And of course it would be great to see FIST formally incorporated into the curriculum. I’ve got several friends who teach at DAU and use FIST in their classes. I’ve also been a guest lecturer at DAU and AFIT many times and am working with a couple universities on tailored acquisition classes. So we’re making headway, but I’d still love to see FIST adopted more widely. I don’t think we need a FIST class per se but it would be great to see the principles and practices integrated into the courses we already have.
POGO: In The Pentagon Labyrinth, a new book on defense reform, Thomas Christie argues that one essential ingredient to a viable weapons acquisition system is continuous evaluation:
As a new program begins, a process of continuous and independent evaluation must be established to track the program through development, testing and production, and eventual fielding and employment by operational forces. In the early stages, such evaluations should be based on emerging test results and updated cost estimates, and should focus on those attributes or capability measures that formed the basis for program approval. These evaluations should be updated with results presented to senior leadership on a routine basis—certainly at least annually.
Do you agree with Christie? Is this recommendation antithetical to the FIST approach and the notion that trust trumps oversight?
Lt. Col. Ward: I’d never want to argue with Tom Christie. The man is a legend. And yes, I’m in favor of continuous evaluation, of rigorously collecting actual data to inform our decisions. This isn’t antithetical to FIST or to trust. It’s just a good practice. If there’s one thing we learned from "The Pentagon Wars," it’s that maintaining situational awareness and getting actual test results is pretty important. It’s not a question of trust. It’s a question of turning real data into real understanding.
At the same time, I think we need to be careful. It’s possible to spend too much time and money collecting too much data. There’s a point of diminishing returns, in terms of the data’s cost and its value. We need to get enough data, at an appropriate level of precision and granularity, and at the right time in the program’s life. Sometimes we just need a quick and dirty test. Other times we need a more rigorous approach. The key is to be honest about what data we need and what the data actually says. I think that’s entirely consistent with Mr. Christie’s proposal.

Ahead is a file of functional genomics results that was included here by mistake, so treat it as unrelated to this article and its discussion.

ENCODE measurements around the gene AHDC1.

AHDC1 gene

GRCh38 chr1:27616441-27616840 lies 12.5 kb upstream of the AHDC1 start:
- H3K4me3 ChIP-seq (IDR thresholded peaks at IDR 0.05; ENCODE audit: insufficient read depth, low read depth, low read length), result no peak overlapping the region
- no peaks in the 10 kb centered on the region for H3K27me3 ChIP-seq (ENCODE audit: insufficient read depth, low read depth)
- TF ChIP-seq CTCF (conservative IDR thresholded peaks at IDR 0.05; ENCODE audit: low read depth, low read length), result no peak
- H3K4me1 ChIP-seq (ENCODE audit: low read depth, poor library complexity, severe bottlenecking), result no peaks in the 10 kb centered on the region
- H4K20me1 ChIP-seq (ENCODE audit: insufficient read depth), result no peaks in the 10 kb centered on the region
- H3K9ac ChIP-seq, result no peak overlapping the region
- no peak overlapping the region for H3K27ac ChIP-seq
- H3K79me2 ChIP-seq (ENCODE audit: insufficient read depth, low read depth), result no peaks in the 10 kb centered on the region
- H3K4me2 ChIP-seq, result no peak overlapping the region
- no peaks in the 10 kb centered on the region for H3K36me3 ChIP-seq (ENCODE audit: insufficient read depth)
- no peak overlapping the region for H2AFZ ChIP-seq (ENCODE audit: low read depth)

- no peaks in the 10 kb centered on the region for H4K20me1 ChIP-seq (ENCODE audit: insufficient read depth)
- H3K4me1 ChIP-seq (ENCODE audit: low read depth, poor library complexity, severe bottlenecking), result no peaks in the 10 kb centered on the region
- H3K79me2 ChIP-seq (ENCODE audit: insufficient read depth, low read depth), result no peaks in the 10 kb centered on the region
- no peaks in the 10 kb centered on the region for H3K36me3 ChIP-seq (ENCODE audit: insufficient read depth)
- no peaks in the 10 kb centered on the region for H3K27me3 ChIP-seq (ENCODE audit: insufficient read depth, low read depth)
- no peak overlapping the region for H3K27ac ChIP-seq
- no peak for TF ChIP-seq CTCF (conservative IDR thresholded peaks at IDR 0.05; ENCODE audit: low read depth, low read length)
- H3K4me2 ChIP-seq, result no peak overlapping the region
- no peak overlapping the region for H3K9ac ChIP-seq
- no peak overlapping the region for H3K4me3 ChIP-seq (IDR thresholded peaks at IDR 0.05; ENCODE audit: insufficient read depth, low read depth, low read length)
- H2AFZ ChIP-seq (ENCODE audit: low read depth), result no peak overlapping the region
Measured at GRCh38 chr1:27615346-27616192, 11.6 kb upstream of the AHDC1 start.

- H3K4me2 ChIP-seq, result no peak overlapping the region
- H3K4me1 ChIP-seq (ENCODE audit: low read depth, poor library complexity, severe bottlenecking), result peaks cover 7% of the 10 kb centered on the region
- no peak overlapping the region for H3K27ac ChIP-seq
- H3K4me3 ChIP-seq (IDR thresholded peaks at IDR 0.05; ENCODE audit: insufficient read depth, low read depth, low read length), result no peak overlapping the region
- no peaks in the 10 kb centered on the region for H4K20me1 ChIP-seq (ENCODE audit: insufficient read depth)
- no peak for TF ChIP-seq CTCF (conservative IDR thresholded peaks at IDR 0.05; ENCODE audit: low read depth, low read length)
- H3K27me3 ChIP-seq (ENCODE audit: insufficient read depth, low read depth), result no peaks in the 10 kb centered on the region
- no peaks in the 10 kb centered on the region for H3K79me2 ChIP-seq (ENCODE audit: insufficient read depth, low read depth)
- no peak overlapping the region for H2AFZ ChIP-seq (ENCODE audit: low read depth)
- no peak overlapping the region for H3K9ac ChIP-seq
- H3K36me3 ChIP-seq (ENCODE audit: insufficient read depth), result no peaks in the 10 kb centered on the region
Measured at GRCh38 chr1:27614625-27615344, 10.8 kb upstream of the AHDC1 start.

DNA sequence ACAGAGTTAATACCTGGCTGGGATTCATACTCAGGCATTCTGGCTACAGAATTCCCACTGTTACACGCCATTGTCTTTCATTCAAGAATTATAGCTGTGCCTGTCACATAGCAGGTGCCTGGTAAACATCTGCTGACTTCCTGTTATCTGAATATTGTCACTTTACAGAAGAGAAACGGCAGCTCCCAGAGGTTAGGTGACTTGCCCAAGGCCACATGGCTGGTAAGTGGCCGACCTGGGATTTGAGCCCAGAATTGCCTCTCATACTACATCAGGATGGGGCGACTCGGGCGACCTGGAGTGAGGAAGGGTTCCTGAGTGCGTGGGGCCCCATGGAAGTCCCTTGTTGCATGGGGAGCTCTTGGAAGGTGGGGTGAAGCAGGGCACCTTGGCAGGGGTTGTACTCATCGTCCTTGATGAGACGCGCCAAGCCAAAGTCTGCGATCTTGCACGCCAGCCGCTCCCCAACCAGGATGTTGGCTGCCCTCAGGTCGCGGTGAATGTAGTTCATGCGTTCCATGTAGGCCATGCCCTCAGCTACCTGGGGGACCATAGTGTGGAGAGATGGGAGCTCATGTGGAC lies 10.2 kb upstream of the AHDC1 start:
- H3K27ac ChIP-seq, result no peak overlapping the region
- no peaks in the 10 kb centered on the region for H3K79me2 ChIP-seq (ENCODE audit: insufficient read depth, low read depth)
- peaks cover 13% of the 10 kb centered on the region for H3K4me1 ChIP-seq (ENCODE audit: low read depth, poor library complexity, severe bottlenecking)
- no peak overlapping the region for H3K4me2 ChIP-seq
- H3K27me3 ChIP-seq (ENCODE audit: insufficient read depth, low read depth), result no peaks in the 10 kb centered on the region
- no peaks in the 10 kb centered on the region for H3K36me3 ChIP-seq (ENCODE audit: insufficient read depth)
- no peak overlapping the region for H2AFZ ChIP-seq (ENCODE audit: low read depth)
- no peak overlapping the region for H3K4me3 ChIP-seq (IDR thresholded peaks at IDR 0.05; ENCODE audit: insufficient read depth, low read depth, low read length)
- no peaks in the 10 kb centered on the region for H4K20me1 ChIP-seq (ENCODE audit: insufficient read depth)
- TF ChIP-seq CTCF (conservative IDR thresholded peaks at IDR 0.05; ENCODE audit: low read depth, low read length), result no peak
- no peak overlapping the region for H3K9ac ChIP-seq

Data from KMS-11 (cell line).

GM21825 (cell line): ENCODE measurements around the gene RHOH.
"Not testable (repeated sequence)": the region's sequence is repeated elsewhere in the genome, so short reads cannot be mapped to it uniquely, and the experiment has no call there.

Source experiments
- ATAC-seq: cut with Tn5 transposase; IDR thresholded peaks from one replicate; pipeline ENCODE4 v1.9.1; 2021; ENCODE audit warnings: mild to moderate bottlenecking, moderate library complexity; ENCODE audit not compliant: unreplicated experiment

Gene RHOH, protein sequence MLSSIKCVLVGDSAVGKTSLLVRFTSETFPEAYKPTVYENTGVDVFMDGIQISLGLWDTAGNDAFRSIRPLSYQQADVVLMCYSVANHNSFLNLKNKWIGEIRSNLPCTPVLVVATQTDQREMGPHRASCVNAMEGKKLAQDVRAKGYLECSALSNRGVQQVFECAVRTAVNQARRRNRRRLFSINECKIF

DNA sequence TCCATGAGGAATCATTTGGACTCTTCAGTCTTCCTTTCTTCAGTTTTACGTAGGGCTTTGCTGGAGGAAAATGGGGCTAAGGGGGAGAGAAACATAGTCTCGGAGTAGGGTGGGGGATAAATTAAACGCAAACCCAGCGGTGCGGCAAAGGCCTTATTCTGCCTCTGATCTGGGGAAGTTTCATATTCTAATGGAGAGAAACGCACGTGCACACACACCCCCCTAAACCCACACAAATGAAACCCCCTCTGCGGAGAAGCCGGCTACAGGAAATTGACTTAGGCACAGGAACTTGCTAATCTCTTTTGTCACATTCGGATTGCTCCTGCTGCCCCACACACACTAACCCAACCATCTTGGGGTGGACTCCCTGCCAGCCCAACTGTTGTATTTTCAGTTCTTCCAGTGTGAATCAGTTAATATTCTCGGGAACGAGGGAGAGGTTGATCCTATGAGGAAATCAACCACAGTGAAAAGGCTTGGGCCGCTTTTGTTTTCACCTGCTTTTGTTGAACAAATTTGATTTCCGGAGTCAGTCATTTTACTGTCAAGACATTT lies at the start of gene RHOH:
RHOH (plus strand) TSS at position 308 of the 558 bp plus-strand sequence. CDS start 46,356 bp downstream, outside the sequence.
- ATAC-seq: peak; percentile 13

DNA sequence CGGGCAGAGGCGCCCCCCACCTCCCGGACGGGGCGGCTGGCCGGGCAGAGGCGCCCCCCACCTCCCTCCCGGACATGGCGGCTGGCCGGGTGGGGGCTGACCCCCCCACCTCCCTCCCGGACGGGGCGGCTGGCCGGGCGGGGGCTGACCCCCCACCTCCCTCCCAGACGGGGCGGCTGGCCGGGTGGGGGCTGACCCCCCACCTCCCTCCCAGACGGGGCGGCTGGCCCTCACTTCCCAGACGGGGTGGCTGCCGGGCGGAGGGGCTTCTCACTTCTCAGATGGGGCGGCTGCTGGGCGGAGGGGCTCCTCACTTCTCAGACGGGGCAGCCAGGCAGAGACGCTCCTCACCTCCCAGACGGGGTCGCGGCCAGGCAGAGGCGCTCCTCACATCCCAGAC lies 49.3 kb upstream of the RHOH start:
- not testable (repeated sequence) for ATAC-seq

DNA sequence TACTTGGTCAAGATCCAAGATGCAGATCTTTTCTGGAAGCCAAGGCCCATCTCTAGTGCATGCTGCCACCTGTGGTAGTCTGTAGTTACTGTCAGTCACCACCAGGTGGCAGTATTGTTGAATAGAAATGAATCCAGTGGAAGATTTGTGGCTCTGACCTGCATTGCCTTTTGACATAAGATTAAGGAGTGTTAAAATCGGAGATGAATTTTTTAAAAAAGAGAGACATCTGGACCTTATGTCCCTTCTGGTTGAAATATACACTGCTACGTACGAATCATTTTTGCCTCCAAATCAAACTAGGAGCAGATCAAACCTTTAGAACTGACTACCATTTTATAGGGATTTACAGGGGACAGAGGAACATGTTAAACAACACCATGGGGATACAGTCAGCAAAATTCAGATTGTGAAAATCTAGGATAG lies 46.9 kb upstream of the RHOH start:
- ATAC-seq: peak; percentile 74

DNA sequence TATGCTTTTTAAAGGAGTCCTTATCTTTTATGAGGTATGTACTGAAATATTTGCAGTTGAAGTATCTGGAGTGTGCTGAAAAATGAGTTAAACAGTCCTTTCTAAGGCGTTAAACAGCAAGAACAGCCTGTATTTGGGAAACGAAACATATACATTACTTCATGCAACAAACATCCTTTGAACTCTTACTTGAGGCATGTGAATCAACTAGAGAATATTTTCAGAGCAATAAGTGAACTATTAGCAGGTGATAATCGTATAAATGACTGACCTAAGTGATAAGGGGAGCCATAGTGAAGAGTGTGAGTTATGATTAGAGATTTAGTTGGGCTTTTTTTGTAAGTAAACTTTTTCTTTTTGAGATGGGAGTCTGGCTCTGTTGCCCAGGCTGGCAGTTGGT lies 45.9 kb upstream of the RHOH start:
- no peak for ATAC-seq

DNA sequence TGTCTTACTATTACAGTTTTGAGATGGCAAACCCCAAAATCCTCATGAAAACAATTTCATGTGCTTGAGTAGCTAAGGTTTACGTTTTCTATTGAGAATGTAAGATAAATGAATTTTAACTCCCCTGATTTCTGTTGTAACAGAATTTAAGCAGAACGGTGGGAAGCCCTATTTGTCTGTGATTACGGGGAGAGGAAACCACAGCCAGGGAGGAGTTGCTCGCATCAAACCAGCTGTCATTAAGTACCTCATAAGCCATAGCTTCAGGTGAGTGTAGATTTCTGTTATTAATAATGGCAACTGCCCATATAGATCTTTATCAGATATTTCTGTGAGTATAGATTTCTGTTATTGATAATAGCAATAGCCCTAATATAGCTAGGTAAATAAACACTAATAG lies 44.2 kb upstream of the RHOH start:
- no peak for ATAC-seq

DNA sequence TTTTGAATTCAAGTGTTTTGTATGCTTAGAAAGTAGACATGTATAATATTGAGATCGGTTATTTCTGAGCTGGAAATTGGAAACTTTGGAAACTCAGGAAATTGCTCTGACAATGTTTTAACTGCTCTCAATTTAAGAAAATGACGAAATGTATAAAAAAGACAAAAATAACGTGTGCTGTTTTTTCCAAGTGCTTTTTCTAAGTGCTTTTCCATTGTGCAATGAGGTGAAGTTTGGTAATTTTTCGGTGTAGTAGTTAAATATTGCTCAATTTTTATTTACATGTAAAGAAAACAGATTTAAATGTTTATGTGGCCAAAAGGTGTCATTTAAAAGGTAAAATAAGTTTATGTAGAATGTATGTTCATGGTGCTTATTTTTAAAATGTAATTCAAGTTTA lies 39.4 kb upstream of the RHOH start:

One other point to keep in mind: the data never speaks for itself. We always have to interpret and analyze it. It’s no good to collect data if we don’t know what to do with it. So in order to use this continuous evaluation approach, we need to make sure we cultivate good data skills and good decision-making skills… which gets us back to the training question and the importance of reading McGonigal, Reynolds and Tufte.
POGO: Who's more to blame for weapons program cost overruns and schedule delays: the government or contractors? Why?
Lt. Col. Ward: I don’t think it’s terribly useful to point fingers or tell one group they are more responsible than the other. Weapon system development is a team effort—everyone contributes to the outcomes, whether they’re positive or negative.
Ultimately, I think the real culprit is our fascination with complexity, viewing it as a sign of sophistication. People on both sides of the contract can fall into that trap. When I talk about FIST, I emphasize the importance of understanding both the value and the cost of complexity. I talk about different techniques for dealing with complexity, both organizationally and technically. That’s basically what my Simplicity Cycle book is all about.
And one final observation. In the 2009 Acquisition Improvement Plan (AIP), the [Secretary of the Air Force] SECAF and [Chief of Staff of the Air Force] CSAF directed the Air Force acquisition and financial managers to improve the requirements generation process and to instill budget and financial discipline. These two initiatives have significantly tightened up our requirements and driven down contract changes. Because of the AIP initiatives, our Cost / Schedule / Performance are now much more stable at the Preliminary Design Review phase than before, and that’s goodness. We’ve taken serious steps to link profits and awards more directly to to performance. Real institutional changes like that are designed to help us avoid future cost overruns and schedule delays.
DISCLAIMER: The views expressed in this post represent the personal views of the author and are not necessarily the views of the Department of the Defense or the Department of the Air Force.
FIST images created by Dan Ward, Chris Quaid, Gabe Mounce, and Jim Elmore.
Bryan Rahija edits POGO's blog.